In his first televised interview since a non-disclosure agreement was loosened, Dr. James Mitchell, an Air Force psychologist who was an integral part of the controversial CIA enhanced interrogation program, lashed out at the Senate Intelligence Committee report on Monday’s Kelly File. Mitchell, who gave very specific details about the interrogations of 9/11 mastermind Khalid Sheikh Mohammed and Abu Zubaydah, who was at the time a suspect in the attacks, told Kelly that he’s angry about the report and feels that the disclosure of his identity has put him in danger. Mitchell said, “They had a foregone conclusion.” He believes the CIA put his life and the lives of other CIA officials and their families in danger. “For some sort of moral high ground?” he asked.
He said the CIA report has accused him and fellow interrogators of “some horrible things” but they can’t be prosecuted because what they did was legal at the time. “They didn’t give us the chance to explain anything. They didn’t bother talking to the people at the CIA or the people who were no longer at the CIA who were involved, like the past directors.” He said the report has stirred up “all of the crazies and all the jihadists and so now we’re getting death threats and we’re getting all kinds of things. ”
“I do not mind giving my life for my country, but I do mind giving my life for a food fight for political reasons between two groups of people who should be able to work it out like adults,” Mitchell told Kelly when asked if his life was in danger.
“No one from the Senate committee has ever asked me a single thing. If they think I’ve abused somebody they should ask me about it. They should point at the piece of the paper, let me review the documents, and let me at least try to explain my…ourselves. Khalid Sheikh Mohammed has the opportunity to address the charges against him but I don’t,” Mitchell complained.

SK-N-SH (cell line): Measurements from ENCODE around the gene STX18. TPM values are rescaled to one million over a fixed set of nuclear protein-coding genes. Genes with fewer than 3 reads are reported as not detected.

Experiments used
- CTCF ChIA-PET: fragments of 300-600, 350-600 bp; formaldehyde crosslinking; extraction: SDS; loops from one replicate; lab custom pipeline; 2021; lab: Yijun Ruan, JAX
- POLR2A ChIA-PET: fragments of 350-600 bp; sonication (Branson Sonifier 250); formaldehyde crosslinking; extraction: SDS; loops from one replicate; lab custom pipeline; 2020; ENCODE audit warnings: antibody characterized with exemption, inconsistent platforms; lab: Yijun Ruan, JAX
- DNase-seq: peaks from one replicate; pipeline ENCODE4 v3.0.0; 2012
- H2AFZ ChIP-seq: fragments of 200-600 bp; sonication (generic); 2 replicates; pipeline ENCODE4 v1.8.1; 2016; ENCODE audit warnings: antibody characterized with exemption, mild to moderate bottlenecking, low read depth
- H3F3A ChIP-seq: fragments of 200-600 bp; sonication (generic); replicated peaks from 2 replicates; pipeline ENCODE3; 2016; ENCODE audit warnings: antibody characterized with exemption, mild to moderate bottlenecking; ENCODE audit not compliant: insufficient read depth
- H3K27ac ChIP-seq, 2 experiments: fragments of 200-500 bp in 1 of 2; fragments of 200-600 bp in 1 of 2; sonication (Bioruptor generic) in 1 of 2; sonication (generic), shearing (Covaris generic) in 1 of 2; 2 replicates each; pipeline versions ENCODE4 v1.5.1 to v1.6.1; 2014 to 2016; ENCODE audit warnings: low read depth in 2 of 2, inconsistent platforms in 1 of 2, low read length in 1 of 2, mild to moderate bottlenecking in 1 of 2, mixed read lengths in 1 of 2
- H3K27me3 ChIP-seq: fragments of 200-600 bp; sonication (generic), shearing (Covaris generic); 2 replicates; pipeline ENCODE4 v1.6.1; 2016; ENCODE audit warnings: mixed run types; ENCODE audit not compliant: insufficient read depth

Mitchell said he is proud of the work the interrogators did. “We saved lives. I don’t care what the Senate said. The presidents, the past three CIA directors — I got an award for the work that we did. They told us we did a good job. They told us we saved lives. And I believe that we did.”
But then the Senate report was released and Mitchell said he had no opportunity to defend himself. “And I feel horrible for the nation. I feel horrible, in part, because this puts everyone at risk, and worse yet, it shows al Qaeda and the al Qaeda 2.0 folks — ISIL — that we’re divided and that we’re easy targets. That we don’t have the will to defeat them. Because that’s what they know.”
“Well I don’t feel that I’ve been abandoned by the CIA,” Mitchell said. “They didn’t throw me under the bus.” He said the majority of people he talks to support what was done and thank him for it.
“It’s just for me — you can probably tell that I’m a little agitated about this,” Mitchell told Kelly, “I don’t want to die because the Democrats in the Senate don’t have the courtesy to ask the CIA to explain what they view as abuses that occurred when there’s other evidence — 6 million documents — and they cherry-picked what makes their point out of it and it puts us in danger.
Watch more of the interview on the next page: